In contrast to the large 'Dante Series' works, Cronin's bleach paintings of notoriously corrupt political figures are much smaller, roughly 14x10 inches. Again, Cronin has chosen her technique to suit her subject; she feels that the process of the medium itself treats the subject of the painting as they should be treated. For example, bleach drawings of corrupt political figures that are warped and will disintegrate over time due to exposure to light. In this way, the display context becomes a vital component to the ongoing progression of Cronin’s technique.

In the case of the bleach drawings, the materials that the artwork is made out of may disintegrate over time with exposure to light. This process becomes allegorical to the subject—the disintegration of the soul from corruption. As was remarked by one of our seminar members, the only way for bleach drawings—or corrupt political practices—to survive, is if the corruption remains in the dark. Bringing these images of  corruption into the light of day will destroy them. Cronin has posited that in the gallery presentation of the bleach paintings, she may simply pin them to the wall (again, the display technique allegorical to how Cronin feels the subject deserves to be treated).

Though Cronin had originally assumed that the ‘Dante Series’ would attract the interest of a factory-like or dungeon-like exhibition space, the gallery that has expressed interest in showing Cronin’s interpretation of the ‘Inferno’, is an open, airy, beautiful and bright environment, with a magnificent staircase leading between the levels of the exhibition space. Cronin laughed that it is almost as if the Ninth Circle of Hell is about to be hosted within Paradise! And yet, this seemingly inappropriate setting may be in better keeping with the idea of 'Hell' and 'Heaven' as a frame of mind, that one person’s ‘Hell’ is another’s ‘Heaven’, than a more decorously ‘hellish’ gallery setting (would be). Perhaps a lovely, light-filled environment will prove the perfect juxtaposition for the intensity of Cronin’s vision of the ‘Inferno’.

To paraphrase and summarise Cronin’s gracious response to all of the seminar’s insistent questions, her work, though fiercely politicised, is very personal. Her work is always an expression of her life and perception of the world. Cronin tries to ‘lull’ her audience into a sense of security—to provide them with a ‘familiar’ contextual orientation for non-traditional subject matter, in order to encourage an alteration of social consciousness and awareness. Certainly, this is a very challenging aesthetic to successfully create and the display context—that is, the physical characteristics of the exhibition—has a remarkable impact upon the ability of the painting or sculpture to communicate the artist’s intentions. Cronin feels that the gallery/museum space is partnered to the unfolding process of her art (to the development of the ‘life’ of any given work of art).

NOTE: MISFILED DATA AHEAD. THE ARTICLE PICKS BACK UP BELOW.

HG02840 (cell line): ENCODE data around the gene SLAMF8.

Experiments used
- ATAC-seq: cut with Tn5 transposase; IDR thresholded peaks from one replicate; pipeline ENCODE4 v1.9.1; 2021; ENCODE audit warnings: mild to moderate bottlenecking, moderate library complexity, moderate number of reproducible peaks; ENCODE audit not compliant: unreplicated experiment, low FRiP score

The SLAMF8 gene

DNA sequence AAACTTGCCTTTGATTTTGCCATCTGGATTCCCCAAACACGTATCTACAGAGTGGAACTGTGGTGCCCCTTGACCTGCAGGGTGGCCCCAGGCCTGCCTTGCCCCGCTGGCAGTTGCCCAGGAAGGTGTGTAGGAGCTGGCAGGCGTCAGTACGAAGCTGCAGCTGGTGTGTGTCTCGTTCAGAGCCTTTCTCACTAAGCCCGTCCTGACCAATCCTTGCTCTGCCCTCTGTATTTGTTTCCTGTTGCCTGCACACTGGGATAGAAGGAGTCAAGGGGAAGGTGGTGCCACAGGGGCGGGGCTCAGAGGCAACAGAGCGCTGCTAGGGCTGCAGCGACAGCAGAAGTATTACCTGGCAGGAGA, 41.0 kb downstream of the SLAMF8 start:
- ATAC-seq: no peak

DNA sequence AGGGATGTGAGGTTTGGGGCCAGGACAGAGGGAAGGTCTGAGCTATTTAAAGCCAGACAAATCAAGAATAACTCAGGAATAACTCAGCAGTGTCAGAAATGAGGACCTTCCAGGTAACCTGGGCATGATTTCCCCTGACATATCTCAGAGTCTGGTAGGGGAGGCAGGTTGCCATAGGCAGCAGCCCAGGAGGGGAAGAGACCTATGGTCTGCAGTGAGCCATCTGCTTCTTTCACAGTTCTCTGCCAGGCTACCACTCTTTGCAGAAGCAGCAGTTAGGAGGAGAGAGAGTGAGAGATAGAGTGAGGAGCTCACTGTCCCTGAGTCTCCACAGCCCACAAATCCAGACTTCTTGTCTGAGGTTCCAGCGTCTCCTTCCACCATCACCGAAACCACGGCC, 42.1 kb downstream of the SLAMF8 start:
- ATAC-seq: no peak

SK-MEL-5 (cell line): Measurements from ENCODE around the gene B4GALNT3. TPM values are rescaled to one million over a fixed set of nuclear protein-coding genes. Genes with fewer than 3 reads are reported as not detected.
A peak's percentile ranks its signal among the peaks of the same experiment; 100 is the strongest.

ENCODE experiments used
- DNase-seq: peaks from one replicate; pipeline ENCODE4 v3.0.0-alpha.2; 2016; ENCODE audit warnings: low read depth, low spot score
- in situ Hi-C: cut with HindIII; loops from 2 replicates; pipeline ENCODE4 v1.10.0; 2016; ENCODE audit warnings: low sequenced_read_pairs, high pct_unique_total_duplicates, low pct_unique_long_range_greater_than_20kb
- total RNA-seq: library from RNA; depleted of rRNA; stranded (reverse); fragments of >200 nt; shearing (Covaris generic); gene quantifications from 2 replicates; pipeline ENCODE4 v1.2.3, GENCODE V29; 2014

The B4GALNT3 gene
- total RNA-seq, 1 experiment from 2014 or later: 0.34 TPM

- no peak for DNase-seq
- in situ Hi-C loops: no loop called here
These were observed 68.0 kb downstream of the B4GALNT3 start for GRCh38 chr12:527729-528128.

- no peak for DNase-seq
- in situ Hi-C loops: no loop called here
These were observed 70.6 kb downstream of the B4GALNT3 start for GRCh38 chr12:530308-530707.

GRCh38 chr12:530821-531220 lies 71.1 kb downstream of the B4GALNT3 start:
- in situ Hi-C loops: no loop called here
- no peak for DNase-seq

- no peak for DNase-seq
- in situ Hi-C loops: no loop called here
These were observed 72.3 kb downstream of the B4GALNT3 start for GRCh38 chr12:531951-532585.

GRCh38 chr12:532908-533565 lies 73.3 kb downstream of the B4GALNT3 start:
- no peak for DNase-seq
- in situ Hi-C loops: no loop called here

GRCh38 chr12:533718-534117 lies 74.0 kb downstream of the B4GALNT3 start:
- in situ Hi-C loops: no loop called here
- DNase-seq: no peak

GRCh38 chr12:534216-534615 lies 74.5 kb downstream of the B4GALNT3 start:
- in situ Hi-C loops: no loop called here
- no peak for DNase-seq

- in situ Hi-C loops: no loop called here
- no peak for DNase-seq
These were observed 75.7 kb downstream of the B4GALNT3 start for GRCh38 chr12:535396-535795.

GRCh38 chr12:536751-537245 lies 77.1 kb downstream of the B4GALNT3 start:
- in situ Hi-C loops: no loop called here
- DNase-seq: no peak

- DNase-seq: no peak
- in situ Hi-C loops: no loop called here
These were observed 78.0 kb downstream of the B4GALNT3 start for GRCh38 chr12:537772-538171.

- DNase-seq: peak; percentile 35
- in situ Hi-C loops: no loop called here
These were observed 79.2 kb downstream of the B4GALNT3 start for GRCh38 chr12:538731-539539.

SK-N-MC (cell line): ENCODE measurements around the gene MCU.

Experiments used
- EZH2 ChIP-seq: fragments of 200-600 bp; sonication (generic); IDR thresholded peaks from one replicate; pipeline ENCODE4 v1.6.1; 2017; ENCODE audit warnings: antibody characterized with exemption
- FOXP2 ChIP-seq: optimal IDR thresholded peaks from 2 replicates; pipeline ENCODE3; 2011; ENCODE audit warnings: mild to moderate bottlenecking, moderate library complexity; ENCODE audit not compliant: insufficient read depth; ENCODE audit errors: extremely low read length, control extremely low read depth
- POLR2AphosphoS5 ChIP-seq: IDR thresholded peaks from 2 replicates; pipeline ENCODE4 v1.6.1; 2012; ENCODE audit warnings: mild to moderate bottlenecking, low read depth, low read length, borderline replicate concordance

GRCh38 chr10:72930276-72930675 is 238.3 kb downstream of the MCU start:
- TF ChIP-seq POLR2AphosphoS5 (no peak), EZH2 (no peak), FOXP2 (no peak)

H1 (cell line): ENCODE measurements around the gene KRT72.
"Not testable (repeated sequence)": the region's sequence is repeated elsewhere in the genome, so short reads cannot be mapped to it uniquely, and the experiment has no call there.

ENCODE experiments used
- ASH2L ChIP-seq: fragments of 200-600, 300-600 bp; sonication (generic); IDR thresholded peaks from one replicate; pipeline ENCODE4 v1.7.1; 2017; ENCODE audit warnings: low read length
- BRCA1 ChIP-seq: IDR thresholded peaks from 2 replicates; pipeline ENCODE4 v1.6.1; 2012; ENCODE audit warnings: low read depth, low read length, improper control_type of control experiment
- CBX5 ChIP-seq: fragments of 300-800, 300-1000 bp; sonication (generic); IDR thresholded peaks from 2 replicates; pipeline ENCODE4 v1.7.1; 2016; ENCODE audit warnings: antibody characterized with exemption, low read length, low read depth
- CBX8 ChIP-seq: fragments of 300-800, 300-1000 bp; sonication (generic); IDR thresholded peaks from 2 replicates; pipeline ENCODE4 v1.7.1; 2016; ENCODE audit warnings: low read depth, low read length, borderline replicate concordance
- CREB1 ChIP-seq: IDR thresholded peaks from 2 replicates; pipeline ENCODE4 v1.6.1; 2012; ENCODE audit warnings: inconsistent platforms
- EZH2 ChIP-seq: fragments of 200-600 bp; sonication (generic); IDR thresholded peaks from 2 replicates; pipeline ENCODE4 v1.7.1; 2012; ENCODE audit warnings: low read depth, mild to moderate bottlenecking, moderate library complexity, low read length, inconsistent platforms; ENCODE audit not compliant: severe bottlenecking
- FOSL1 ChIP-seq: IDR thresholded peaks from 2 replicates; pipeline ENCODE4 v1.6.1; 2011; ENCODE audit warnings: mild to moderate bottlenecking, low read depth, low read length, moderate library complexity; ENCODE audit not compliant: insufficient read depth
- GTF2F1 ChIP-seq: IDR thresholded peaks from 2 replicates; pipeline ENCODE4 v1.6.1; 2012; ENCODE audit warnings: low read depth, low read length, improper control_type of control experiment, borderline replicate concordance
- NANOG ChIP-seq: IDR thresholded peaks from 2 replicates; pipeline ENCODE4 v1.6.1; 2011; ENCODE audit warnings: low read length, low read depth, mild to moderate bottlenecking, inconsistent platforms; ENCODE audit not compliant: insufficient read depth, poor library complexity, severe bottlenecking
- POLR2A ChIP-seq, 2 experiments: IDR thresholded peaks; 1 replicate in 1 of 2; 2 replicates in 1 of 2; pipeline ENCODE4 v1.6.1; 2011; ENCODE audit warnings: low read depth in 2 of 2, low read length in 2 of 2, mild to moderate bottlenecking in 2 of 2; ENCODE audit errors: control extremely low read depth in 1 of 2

The essence of Cronin’s process is transformation. Intimating that everything that the artist experiences in life, is a part of the creative development of art, Cronin observed that resultant to the interactions of our Brown Bag session she was already a different person than she had been upon arrival. Indeed, everyone in the room seemed impressed with the new perspectives garnered from the discussion and was enlivened by a delightful if all too swift passage of an hour’s conversation. Safe journey and best wishes to Patricia Cronin for her continued tour of the United Kingdom, due to include a lecture at the Victoria and Albert Museum, hopefully to be followed by a visit to Kelvingrove Art Gallery and Museum, in Glasgow, where of one of the smaller versions of ‘Memorial to a Marriage’ is now on permanent display.

Many thanks to Janet, Jocelyn and Richard for bringing Patricia Cronin to the Brown Bag Seminar Series and thank you as well, to Linda, for audio recording Prof. Cronin’s visit (currently accessible as an mp3 file for the benefit of our Museum Studies distance learning community at the departmental, in-house Blackboard site). 

For those not able to access the University of Leicester Museum Studies in-house departmental website and/or for those that simply want to know more about Prof. Cronin’s work, the following website links are offered for perusal:


http://www.patriciacronin.net/newpattie/news.html This page is a part of Prof. Cronin’s website. It features news updates and information about her most recent work.

http://www.brooklyn.cuny.edu/web/academics/faculty/faculty_profile.jsp?faculty=29 This is Prof. Cronin’s academic/staff information page at Brooklyn College.

http://en.wikipedia.org/wiki/Patricia_Cronin This is Prof. Cronin’s Wikipedia page.

http://www.brooklynmuseum.org/exhibitions/patricia_cronin/ This is the Brooklyn Museum page for the 2009-2010 Exhibitions: Patricia Cronin: "Harriet Hosmer, Lost and Found".

http://www.patriciacronin.net/html/Cronin_First%20Proof.pdf   This is the pdf file for a review/reflection piece by Prof. Cronin regards: "Harriet Hosmer, Lost and Found".

http://www.glreview.com/article.php?articleid=180The Second Life of Harriet Hosmer’ is the transcription of a short interview that Prof. Cronin did with Cassandra Langer for ‘Gay and Lesbian Review’ in 2010. In it, Cronin discusses not only the life of Harriet Hosmer but her own work, notably remarking: “[Harriet Hosmer’s] Neoclassical forms were very inspiring to me when I made ‘Memorial to a Marriage’. I made this three-ton marble mortuary statue of my partner and myself in what I considered to be an American nationalist form, to address what I considered a federal failure, which is that same-sex couples can’t legally wed throughout the United States.”

http://www.amazon.com/Patricia-Cronin-Harriet-Hosmer-Found/dp/8881587327 This is a link to the Amazon page for "Patricia Cronin: Harriet Hosmer, Lost and Found".